As soon as I heard of the new iPad multi-touch gestures in the iOS 4.3 beta, which allow you to reach the home screen with a four- or five-finger gesture, I thought, "Well, that's it for the home button." Boy Genius Report also says it's heard from a source within Apple that the company is testing next-gen iPads and iPhones that don't have a home button, which seems to lend credence to the speculation. But does it make sense for Apple to abandon the home button now?
For the iPad, I'll give a qualified "Maybe, but probably not." For the iPhone, it's an unqualified "No." On the iPad, getting rid of the home button kind of makes sense, but you're not only making the device more complex to use by doing away with that single-use, very obvious button, you're also losing a lot of functionality. Although the iPad's new multi-touch gestures cover going to the home screen and switching between apps, look at the other functionality you're missing out on if you lose the home button:
- No way to take screenshots (power/sleep + home)
- No way to activate Voice Control (press and hold home)
- No access to VoiceOver features (triple-click home)
- No way to hard-reset (hold power/sleep + home until Apple logo appears)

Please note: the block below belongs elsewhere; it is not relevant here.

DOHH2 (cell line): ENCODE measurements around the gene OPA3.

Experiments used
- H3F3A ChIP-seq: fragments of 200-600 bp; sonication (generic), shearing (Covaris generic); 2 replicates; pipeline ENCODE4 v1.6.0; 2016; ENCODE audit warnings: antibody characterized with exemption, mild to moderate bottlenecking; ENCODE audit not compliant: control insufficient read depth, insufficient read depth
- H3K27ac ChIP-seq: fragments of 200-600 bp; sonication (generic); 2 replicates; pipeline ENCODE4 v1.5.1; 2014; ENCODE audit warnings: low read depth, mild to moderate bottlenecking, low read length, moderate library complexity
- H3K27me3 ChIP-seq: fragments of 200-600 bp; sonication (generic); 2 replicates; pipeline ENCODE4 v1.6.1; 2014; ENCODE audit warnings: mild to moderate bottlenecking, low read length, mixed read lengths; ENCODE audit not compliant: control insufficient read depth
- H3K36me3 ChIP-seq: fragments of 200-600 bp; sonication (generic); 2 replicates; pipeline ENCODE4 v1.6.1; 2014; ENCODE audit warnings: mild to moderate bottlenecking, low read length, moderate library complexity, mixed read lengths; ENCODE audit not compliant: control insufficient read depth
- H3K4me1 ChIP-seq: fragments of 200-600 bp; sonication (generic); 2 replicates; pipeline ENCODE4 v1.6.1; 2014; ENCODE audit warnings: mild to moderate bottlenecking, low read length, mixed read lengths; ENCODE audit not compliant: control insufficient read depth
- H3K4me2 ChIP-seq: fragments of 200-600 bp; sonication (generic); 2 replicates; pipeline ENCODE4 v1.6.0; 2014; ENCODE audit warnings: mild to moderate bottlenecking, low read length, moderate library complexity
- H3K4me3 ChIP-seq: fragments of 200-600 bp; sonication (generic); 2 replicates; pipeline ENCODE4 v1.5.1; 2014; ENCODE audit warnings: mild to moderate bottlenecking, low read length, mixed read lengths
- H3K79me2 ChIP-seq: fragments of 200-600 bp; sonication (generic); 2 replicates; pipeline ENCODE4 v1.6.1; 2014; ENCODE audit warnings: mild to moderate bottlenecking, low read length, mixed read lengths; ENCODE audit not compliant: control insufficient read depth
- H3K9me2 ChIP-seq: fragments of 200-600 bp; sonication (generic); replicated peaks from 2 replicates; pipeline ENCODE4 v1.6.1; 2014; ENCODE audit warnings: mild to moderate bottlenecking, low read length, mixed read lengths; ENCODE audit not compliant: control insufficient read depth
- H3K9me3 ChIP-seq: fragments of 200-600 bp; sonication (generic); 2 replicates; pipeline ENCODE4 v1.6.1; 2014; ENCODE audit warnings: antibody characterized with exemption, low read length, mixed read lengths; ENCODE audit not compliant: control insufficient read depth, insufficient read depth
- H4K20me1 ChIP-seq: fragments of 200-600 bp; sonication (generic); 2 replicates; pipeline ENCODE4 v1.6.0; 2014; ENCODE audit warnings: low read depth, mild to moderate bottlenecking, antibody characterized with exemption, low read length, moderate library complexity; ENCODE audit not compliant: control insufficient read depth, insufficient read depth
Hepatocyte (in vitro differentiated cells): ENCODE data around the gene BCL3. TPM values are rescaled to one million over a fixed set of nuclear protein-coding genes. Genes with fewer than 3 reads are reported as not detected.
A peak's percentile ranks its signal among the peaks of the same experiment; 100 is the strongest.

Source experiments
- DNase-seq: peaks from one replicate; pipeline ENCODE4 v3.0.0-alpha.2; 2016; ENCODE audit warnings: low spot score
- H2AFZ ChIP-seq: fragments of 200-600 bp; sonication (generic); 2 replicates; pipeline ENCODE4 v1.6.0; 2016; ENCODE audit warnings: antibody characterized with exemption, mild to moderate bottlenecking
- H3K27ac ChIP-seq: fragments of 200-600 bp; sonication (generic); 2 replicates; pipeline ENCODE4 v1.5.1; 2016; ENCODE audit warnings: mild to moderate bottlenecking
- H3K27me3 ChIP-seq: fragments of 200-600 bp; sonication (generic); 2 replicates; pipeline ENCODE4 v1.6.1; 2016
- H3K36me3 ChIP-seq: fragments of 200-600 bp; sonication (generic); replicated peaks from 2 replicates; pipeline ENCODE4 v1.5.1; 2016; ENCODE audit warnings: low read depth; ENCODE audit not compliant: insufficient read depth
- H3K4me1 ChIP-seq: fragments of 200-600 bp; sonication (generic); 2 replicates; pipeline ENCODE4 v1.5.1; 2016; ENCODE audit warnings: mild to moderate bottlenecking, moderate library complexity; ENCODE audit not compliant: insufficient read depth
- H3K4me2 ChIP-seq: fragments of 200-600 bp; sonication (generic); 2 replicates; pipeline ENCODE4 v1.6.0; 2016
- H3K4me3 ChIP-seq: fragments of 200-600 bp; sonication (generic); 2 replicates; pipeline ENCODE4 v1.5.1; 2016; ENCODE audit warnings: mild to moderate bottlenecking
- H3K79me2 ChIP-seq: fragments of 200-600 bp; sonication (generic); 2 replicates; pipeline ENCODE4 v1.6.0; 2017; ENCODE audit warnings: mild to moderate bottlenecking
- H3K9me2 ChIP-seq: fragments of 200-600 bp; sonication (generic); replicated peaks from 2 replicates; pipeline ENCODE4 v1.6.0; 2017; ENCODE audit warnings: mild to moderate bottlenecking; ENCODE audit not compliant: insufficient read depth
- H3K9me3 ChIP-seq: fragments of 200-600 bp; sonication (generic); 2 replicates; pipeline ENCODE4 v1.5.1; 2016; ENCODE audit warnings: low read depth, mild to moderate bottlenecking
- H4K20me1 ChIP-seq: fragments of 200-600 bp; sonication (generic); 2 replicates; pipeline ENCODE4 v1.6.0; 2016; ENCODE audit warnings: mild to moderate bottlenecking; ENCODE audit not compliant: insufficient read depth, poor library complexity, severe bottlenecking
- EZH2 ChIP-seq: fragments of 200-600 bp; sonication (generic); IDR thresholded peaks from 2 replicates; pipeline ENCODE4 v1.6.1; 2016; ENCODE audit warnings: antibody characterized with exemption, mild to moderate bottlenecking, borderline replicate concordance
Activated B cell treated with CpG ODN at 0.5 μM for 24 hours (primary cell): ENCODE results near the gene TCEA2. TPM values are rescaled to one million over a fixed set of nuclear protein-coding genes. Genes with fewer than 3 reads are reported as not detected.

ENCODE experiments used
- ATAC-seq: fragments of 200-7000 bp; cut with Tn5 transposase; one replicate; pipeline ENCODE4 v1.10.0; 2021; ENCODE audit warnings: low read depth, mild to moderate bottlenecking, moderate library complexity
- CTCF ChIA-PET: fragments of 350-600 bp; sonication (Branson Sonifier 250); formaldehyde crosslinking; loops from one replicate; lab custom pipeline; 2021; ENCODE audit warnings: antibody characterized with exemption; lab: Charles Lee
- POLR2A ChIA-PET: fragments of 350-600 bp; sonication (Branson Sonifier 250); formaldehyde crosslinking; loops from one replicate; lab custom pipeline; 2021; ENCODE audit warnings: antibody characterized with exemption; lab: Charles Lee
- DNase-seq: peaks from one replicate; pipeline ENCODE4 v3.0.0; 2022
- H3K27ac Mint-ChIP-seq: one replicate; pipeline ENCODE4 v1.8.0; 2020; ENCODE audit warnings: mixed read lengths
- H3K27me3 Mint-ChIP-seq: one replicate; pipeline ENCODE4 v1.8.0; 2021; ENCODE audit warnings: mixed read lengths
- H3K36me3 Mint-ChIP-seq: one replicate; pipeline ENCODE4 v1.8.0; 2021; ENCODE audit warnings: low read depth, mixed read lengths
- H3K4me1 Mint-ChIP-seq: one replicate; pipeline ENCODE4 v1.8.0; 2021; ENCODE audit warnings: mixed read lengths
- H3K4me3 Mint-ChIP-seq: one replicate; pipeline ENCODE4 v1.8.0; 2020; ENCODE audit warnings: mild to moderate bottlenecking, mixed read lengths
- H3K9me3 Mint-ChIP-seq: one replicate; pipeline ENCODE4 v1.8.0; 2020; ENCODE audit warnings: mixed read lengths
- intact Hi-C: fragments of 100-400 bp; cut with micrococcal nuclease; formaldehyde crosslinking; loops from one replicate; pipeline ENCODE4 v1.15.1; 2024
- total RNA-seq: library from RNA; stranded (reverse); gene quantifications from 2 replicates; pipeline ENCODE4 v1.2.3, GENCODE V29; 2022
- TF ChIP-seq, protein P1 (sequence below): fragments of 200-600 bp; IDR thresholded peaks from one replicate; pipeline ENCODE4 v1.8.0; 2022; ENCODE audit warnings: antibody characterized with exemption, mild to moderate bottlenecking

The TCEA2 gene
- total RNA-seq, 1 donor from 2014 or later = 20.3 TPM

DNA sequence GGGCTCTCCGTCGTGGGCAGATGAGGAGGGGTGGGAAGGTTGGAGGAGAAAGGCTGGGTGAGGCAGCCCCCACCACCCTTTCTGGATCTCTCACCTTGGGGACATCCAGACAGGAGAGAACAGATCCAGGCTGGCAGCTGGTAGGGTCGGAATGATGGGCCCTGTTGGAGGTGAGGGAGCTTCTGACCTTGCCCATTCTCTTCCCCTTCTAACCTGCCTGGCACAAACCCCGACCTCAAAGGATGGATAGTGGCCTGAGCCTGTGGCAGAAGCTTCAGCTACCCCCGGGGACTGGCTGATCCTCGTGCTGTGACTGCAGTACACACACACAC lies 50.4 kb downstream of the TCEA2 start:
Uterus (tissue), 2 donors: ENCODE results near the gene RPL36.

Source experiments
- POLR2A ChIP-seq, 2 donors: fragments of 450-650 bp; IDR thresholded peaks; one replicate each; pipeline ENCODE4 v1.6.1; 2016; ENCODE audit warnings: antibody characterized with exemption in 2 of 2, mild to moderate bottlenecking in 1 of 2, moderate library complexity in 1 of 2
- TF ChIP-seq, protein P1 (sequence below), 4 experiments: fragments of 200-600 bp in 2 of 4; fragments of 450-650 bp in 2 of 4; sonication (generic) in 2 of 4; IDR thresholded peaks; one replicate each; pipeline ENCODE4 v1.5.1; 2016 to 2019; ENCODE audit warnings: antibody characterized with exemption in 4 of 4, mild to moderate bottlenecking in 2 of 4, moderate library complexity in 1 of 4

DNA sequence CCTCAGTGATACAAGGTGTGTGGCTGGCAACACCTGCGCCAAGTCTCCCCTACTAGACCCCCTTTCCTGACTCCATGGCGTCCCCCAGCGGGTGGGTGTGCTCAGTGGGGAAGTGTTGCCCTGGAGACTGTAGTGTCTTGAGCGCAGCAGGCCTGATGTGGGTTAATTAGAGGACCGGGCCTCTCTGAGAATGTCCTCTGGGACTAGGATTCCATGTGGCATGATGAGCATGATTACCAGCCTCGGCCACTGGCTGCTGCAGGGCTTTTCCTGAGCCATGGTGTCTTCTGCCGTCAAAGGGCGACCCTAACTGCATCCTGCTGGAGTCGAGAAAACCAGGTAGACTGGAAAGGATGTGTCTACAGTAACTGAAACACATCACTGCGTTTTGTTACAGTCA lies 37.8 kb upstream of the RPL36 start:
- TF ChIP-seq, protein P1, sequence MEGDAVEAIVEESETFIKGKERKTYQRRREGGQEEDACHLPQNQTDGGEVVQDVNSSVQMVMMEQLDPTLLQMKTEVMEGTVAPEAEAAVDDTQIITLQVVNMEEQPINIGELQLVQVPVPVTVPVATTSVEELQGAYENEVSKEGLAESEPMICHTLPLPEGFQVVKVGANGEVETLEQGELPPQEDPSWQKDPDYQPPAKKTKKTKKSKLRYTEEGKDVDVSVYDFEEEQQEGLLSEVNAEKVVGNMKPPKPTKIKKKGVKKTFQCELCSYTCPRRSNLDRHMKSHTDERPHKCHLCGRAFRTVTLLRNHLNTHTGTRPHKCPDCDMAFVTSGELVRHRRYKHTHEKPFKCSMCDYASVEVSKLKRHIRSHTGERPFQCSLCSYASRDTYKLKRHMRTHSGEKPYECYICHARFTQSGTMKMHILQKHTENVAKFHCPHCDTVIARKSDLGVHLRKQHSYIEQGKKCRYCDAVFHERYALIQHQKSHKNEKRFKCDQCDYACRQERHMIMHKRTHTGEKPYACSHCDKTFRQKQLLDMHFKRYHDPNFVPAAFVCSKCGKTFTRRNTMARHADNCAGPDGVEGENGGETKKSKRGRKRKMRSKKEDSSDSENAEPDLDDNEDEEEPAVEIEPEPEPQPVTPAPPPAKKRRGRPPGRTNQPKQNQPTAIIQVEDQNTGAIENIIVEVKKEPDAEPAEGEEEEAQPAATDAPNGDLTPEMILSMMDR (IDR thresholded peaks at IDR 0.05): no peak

Certainly Apple could find ways to program those functions into the iPad and iPhone by using additional multi-touch gestures, but it seems like doing so would add needless complexity to the device's control scheme (although Apple has made similar missteps before). Plus, those new four- and five-finger multi-touch gestures that make perfect sense on a large-screened, larger form factor device like the iPad make no sense on the iPhone's smaller screen. With no home button, how will you use the iPhone one-handed?
I agree with John Gruber of Daring Fireball's assessment: the home button isn't going anywhere. I could see Apple replacing the current clicker-style button with a touch-sensitive version like on the third-generation iPod, but doing away with the home button entirely comes with too many drawbacks and no discernible benefits. Besides that, the precedent has already been set on the Mac; although almost all MacBooks have had a multi-touch trackpad since early 2008, the specialized keyboard buttons for functions like Exposé and Dashboard haven't gone anywhere, nor has Apple done away with the Command-Tab gesture for switching between open applications.